Capital markets have plenty of reasons—$3.67 trillion to be exact—to watch for cracks emerging in loans due to the COVID-19 crisis. That’s the current size of the outstanding commercial and multifamily mortgage debt in the U.S, according to the Mortgage Bankers Association.
One early trouble spot to surface is among highly-levered lenders who rely on short-term repurchase (repo) warehouse lines of credit with mark-to-market provisions to finance loans. A surge in margin calls sent lenders scrambling to raise needed cash, and, in some cases, is precipitating discounted loan portfolio sales. Essentially, the banks that hold the warehouse lines for lenders began to mark-to-market, lowering the values on the underlying collateral that triggered a call for more equity to cover the differences.
The margin calls have turned some lenders into forced sellers to raise capital.
“That is the exact situation you want to prevent, particularly in this environment when there aren’t a lot of buyers,” says Matt Malone, managing director, real estate at FS Investments, an alternative asset management firm with more than $20 billion in assets under management. Initially, those lenders most affected are those that have exposure to the non-agency RMBS and CMBS market and had portfolios highly levered. “I think anyone with significant repo financing is in discussions with lenders,” says Malone. Notably, that has impacted some of the mortgage REITs and private debt funds.
Most of the early markdowns were centered around hotel loans. “In some cases, there have been margin calls, and every bank is dealing with it a little bit differently with some banks that are being a little more aggressive,” says Joseph Iacono, CEO and managing partner at Crescit Capital Strategies, an alternative lending firm that specializes in commercial real estate debt origination and investment. Since then, warehouse lenders are taking a closer look at loan portfolios to assess exposure and risk.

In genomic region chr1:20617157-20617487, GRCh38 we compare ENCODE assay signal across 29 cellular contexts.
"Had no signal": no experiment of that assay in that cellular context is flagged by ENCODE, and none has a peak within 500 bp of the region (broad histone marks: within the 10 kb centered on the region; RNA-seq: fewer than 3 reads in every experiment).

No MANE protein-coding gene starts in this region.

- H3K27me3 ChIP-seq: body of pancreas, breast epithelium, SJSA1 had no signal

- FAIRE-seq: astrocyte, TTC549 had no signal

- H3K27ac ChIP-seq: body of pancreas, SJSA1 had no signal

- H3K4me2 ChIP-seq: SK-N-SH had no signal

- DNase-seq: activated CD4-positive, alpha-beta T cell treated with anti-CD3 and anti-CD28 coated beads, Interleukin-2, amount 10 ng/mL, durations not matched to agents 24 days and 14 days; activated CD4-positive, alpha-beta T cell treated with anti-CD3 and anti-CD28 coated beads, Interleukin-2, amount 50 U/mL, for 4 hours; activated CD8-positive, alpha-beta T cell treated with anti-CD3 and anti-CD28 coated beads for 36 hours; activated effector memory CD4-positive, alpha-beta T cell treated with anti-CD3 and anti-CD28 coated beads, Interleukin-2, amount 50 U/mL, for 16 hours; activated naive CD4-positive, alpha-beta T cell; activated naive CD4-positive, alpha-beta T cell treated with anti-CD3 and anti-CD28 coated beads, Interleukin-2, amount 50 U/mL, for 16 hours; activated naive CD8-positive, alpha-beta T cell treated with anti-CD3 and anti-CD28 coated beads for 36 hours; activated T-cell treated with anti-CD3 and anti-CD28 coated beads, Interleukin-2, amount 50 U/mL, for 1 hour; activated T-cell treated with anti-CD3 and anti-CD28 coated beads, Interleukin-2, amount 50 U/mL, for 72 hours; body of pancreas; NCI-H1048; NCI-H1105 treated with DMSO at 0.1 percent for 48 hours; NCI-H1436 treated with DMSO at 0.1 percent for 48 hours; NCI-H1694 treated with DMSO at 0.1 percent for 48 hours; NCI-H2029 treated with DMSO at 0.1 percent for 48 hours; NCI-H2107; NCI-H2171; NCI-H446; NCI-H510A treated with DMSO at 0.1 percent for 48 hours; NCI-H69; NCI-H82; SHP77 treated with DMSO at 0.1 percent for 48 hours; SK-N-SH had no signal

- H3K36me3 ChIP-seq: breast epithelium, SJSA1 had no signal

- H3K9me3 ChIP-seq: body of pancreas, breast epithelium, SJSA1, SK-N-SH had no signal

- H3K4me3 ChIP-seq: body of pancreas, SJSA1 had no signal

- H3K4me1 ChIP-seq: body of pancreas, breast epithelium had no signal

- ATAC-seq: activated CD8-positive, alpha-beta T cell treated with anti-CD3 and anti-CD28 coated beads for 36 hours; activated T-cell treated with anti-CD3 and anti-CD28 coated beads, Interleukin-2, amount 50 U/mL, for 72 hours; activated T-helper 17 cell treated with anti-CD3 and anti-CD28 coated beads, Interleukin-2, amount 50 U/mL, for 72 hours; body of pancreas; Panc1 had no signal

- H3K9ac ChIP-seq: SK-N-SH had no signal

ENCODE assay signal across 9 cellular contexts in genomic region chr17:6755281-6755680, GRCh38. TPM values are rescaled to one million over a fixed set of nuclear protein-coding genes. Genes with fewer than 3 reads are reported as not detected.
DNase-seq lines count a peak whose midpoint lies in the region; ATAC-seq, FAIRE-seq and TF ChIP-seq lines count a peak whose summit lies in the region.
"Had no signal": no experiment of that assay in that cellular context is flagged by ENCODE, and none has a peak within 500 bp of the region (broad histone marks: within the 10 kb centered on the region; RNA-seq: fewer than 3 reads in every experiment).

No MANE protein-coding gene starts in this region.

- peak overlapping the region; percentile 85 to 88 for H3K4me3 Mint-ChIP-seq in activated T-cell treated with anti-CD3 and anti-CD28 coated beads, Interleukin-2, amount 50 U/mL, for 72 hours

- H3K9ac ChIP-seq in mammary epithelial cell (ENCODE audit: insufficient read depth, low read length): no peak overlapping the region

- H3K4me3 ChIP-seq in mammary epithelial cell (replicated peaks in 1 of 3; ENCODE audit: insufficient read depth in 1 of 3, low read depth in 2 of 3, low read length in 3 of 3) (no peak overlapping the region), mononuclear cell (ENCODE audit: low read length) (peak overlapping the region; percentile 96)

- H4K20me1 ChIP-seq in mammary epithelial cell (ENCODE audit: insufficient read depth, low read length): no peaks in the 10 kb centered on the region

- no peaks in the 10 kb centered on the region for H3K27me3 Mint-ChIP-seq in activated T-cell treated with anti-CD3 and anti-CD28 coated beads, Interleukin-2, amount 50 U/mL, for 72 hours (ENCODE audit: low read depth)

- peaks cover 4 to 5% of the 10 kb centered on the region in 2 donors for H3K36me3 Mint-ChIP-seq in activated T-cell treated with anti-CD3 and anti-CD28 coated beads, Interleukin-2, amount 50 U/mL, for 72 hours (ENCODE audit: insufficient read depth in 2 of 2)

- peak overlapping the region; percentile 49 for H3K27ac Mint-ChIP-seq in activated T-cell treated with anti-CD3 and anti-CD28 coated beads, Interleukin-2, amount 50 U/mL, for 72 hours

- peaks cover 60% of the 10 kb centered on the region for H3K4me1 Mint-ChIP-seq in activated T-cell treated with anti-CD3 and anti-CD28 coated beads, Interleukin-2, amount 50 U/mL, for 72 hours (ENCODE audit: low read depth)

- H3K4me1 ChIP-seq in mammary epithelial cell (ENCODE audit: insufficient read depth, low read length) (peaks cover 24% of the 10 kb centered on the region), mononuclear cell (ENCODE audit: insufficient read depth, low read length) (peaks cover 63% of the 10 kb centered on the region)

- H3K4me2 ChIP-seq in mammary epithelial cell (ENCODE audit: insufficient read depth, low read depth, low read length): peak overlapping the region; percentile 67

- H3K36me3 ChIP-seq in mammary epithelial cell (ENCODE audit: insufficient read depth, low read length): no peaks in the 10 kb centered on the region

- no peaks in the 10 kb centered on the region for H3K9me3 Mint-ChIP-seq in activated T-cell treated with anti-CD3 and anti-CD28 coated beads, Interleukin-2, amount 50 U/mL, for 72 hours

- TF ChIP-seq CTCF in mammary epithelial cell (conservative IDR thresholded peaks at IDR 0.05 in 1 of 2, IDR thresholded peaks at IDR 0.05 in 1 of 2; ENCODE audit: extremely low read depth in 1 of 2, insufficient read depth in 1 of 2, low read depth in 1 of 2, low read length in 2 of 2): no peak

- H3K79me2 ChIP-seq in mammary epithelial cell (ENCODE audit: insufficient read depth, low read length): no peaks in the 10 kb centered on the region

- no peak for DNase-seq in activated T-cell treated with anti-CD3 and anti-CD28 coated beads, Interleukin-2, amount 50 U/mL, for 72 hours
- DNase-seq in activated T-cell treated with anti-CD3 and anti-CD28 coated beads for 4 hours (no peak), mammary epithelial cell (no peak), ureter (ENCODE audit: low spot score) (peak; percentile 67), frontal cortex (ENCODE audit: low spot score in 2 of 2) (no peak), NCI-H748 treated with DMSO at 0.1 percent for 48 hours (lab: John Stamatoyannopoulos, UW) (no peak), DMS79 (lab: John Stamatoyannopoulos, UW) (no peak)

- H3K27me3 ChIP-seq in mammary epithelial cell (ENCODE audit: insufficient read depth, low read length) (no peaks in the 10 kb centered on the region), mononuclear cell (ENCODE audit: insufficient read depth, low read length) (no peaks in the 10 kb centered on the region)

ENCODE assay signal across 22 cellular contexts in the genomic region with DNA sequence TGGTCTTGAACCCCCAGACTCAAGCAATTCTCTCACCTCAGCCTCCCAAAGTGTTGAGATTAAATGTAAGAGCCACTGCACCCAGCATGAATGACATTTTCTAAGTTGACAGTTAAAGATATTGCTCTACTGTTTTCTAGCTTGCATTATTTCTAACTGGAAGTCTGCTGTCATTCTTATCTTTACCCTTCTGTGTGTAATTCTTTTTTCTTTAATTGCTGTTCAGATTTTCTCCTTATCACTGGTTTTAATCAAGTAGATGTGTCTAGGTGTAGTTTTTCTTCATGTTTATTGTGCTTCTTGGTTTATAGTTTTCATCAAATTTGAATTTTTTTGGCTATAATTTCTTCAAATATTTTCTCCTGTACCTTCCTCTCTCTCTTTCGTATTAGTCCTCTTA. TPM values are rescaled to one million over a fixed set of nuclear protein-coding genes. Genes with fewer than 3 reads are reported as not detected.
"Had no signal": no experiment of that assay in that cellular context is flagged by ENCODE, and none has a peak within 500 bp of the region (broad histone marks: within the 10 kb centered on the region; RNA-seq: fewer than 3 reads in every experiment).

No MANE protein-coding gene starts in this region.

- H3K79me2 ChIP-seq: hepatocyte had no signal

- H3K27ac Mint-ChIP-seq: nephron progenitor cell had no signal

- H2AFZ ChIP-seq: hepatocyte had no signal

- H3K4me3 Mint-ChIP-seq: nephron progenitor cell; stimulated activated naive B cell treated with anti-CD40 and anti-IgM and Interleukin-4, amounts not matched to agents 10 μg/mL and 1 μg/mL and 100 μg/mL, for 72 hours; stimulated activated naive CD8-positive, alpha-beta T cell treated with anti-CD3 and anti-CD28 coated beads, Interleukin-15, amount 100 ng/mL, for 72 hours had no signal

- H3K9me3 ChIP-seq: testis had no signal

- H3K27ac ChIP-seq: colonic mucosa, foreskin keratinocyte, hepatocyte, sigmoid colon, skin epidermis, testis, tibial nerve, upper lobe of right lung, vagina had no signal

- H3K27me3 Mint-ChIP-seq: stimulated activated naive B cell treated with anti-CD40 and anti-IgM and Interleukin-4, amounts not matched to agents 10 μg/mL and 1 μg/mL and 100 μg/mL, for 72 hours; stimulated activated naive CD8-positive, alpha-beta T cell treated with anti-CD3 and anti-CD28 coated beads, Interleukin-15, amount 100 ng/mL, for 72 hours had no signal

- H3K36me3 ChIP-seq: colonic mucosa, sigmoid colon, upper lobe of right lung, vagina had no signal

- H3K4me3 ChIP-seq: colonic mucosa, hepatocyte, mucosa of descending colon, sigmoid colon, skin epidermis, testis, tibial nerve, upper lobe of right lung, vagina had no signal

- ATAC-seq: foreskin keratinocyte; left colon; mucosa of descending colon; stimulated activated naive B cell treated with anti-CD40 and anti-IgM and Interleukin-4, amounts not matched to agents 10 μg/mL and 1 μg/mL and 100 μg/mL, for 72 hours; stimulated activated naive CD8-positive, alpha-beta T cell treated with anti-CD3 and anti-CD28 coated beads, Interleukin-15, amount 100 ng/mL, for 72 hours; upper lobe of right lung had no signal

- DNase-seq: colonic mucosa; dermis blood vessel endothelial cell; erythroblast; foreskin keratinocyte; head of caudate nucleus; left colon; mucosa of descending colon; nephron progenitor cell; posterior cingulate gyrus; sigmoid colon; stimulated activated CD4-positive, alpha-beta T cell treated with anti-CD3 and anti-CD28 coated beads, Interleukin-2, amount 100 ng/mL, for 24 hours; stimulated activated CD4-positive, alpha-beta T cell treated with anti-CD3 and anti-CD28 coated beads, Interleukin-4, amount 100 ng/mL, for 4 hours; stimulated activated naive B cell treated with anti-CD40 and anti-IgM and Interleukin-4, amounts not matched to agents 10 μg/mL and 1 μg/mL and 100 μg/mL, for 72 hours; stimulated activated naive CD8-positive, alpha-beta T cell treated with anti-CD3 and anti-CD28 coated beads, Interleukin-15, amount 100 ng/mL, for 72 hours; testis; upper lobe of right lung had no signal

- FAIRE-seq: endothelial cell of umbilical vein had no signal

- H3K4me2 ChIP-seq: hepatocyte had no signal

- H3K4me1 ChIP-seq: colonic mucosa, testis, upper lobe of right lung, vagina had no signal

“It is early. This process will take a bit more time to sort itself out,” says Iacono. Rent payments made in March usually go towards April loan payments. The first missed rent payments began in April with speculation that missed payments could grow in May. As such, it will likely be May and June before there is more clarity on how loans and loan portfolios may be performing. How that impacts asset values and additional mark to market action from warehouse lenders remains to be seen. However, some lenders are trying to raise cash in anticipation of what may be to come, adds Iacono.
TALF program provides some stability
The majority of margin calls have largely been concentrated in the mortgage REITs and others who were holding CMBS and CRE-CLO securities. The publicly traded mortgage REITs have provided a glimpse into challenges related to margin calls and forced sales to raise capital. For example, four mortgage REITs that said they could not meet margin calls and have had to sell assets include AG Mortgage Investment Trust, MFA Financial, New York Mortgage Trust and Invesco Mortgage Capital.
“What you’re seeing on the mortgage REIT side is not very different from what we saw 10 years ago in the Great Recession,” says Omotayo Okusanya, a managing director and senior equity research analyst at Mizuho Americas. Their business model is buying RMBS or CMBS securities using bank repo lines. The problem is that when the collateral backing those repo lines lose value it triggers margin calls where the banks ask for more equity to collateralize the assets. By nature of their structure, REITs can’t hold equity as they are required to disburse dividends to shareholders. The forced sales to raise capital ends up further pushing down prices. “So, it is a bit of a Catch 22,” says Okusanya.